In 1968 was the racist-but-not-“Racist!” black “power” symbol of two medal winners pretentiously raising their fists. Thankfully there was yet enough Olympic will to strip those egoists of their medals. Later on the provocateurs tried to distance themselves from their action, reframing their clenched knuckles as human rights salutes, which to believe requires a leap of credulity which itself must qualify for some sort of Olympic award.
Another incident was the 1972 tragedy in which terrorists abducted and murdered Israeli athletes. It was clearly a racist event, but not nearly so much as a political one. For example, switch the Israeli Jews with the Tibetan Buddhists geographically and consider whether the scene wouldn’t have been one of well-conditioned monks tied up and held hostage. It was an act born of Palestinians wanting a group (whether Jews, Buddhists, or whatever) off what they considered to be their land. Race was incidental to the politics involved.
Whether current or historic, racism hasn’t been so problematic at the Games. The Olympics is more or less an exercise in classism. Often much more.
The top finishers in terms of overall medals at the Games this year were the United States, China, Russia, and Great Britain. What do these have in common? They are the nicest pieces of real estate on planet Earth. The number of non-medal nations is too long to list. Guess what they have in common? In short, if you have gold you win gold.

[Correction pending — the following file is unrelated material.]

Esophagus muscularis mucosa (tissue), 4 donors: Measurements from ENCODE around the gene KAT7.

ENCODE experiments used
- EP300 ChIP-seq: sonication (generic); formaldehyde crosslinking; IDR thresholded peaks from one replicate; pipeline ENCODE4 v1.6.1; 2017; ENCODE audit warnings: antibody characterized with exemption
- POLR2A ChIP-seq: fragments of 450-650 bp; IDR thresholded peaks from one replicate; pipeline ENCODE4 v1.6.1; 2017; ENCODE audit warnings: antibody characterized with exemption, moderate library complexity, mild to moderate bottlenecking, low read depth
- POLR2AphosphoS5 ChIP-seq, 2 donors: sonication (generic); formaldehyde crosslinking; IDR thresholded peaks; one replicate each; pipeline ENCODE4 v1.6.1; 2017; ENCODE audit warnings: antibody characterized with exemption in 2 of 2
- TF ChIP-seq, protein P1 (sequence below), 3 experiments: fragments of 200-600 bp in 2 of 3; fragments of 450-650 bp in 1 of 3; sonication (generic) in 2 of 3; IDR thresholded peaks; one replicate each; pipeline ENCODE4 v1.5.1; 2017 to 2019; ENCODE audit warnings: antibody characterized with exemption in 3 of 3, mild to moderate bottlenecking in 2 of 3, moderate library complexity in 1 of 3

It wasn’t always the case. Once it was a rigidly enforced standard that the Olympics was for amateurs only. You couldn’t accept money, gratuities, or do anything but be a normal human being who was also an athlete. Even then it wasn’t perfect, but it was closer than now. Yet that was back when the Olympics meant something beyond unabashed commercialism. Such is apparently an “old-fashioned” view today. Fine by me; I prefer noble losers to pampered winners.
“Racism!” absent an implement is a meaningless dirty word. Money, on the other hand, is a weapon, an object wielded mercifully or mercilessly as the holder intends. Being called a bad name does little to diminish an athlete’s odds of winning. Being deprived of the tools to purchase time, leisure to concentrate on exercising rather than working, and being supplied the best equipment on Earth for four years drastically alters the percentages.
While there may be a few hurt feelings flying around the Olympiad, they don’t make one iota of difference compared to the billions of dollars flocking to favored nations. Whether designated athletes’ wealth is earned or unearned isn’t the question. The “Racism!” argument is supposed to be an issue of parity and fairness, of sports on an even playing field.
That ideal was in many ways approached during the Olympics’ amateur era. It is a ridiculous farce today. Perhaps some athletes should Tweet about that inherent inequality rather than trade juvenile jibes. If anyone thinks the Olympic Committee is livid when dealing with a faux social issue, wait until you see them confronted with a valid one.
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